“We’re going to get you down this mountain, I promise,” Chris said grasping my hands tightly. “I am going to get you down.”
I thought of Rugby teams forced into cannibalism in the Andes and tales of extreme survival on Oprah that inevitably ended with toes being lopped off due to frostbite. I thought of being trapped in a canyon, 127 Hours style, and having to saw off a limb to survive. I decided that I could spare my left arm, in a pinch.
“I’m scared,” I said tears streaming down my face, freezing in little droplets to my eyelashes.
“Don’t be. You’re going to be okay,” my beginning ski instructor assured me.
I’d made the horrible mistake of venturing to the top of a mountain for “an adventure.” Now, I was going to die. Snuffed out at only 22. And with so much life left to live! I’d never even tried taking mushrooms in the desert!
To my left, a four year old girl zoomed around me on her skis.
“’Scuse me,” the very small child, who’d only recently learned to speak in complete sentences, chirped as she disappeared through the trees. I shivered in the spray of her snowy wake. I was on the very easiest trail at Steamboat Springs and I was definitely doomed.
The point of this preamble is to say: I love nature, I do. But I’m not particularly “good” at it. I’m clumsy and I hate being cold and my arm strength is what an elementary teacher during a physical fitness assessment might call “really f*cking bad.” When I went on a week-long backpacking camping trip at 18, my friends and family said, “You?” in the same voice Michael Bluth would say, “Her?” every time George Michael brought up his relationship with Egg on Arrested Development.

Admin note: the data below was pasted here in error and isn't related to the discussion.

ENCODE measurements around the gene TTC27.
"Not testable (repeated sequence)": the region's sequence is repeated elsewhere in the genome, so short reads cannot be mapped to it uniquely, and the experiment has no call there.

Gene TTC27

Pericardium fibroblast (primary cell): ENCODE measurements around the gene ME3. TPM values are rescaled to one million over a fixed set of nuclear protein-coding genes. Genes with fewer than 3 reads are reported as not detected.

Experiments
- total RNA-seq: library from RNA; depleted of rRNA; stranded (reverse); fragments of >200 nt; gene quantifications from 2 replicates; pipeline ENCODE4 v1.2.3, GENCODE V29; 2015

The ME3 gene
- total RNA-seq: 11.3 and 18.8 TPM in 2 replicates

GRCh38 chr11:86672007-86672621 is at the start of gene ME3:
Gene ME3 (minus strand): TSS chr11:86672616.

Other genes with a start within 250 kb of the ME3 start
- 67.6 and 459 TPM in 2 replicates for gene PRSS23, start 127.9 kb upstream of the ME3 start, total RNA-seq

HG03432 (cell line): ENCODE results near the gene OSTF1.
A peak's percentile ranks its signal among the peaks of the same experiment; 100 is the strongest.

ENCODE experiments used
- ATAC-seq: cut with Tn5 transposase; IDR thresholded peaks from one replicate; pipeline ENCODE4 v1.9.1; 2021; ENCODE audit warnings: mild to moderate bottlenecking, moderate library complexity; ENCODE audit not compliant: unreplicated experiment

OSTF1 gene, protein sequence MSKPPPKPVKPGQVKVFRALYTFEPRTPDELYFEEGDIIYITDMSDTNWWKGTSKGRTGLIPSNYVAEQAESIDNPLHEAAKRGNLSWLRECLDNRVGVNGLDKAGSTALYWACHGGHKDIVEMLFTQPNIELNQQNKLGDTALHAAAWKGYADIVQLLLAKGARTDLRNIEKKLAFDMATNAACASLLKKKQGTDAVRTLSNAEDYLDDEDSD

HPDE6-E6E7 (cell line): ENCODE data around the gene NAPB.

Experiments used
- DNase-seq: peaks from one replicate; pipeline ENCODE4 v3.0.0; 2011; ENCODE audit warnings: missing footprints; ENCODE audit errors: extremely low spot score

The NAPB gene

So I certainly was not a good candidate to try skiing my senior year in college. And yet, I got in a car with three other friends, and drove all night from Chicago to be in Colorado by morning for a weekend escape. And it was amazing. Even if a virtual stranger had to ski backwards while holding my hands so that I didn’t die on a beginner’s trail, I’m glad I did it. Leaving your comfort zone to spend time in the outdoors is, in my experience, always worth it.
Being in the city all the time just isn’t good for you. It’s why over the past few weeks we’ve been talking about microadventures. Taking a break from city life, even for 24 hours, is genuinely restorative. Even if you’re bad at skiing (or surfing or hiking), even if you can only get away for a day or a couple of hours, go anyway. There’s an intrinsic benefit to giving it a shot.
My mid-mountain panic aside, nature affects your mental and physical health positively and there’s a ton of scientific research to back that up. Being around trees, lakes, and mountains is more critical (and should be more of a priority) than many of us realize. Here’s why: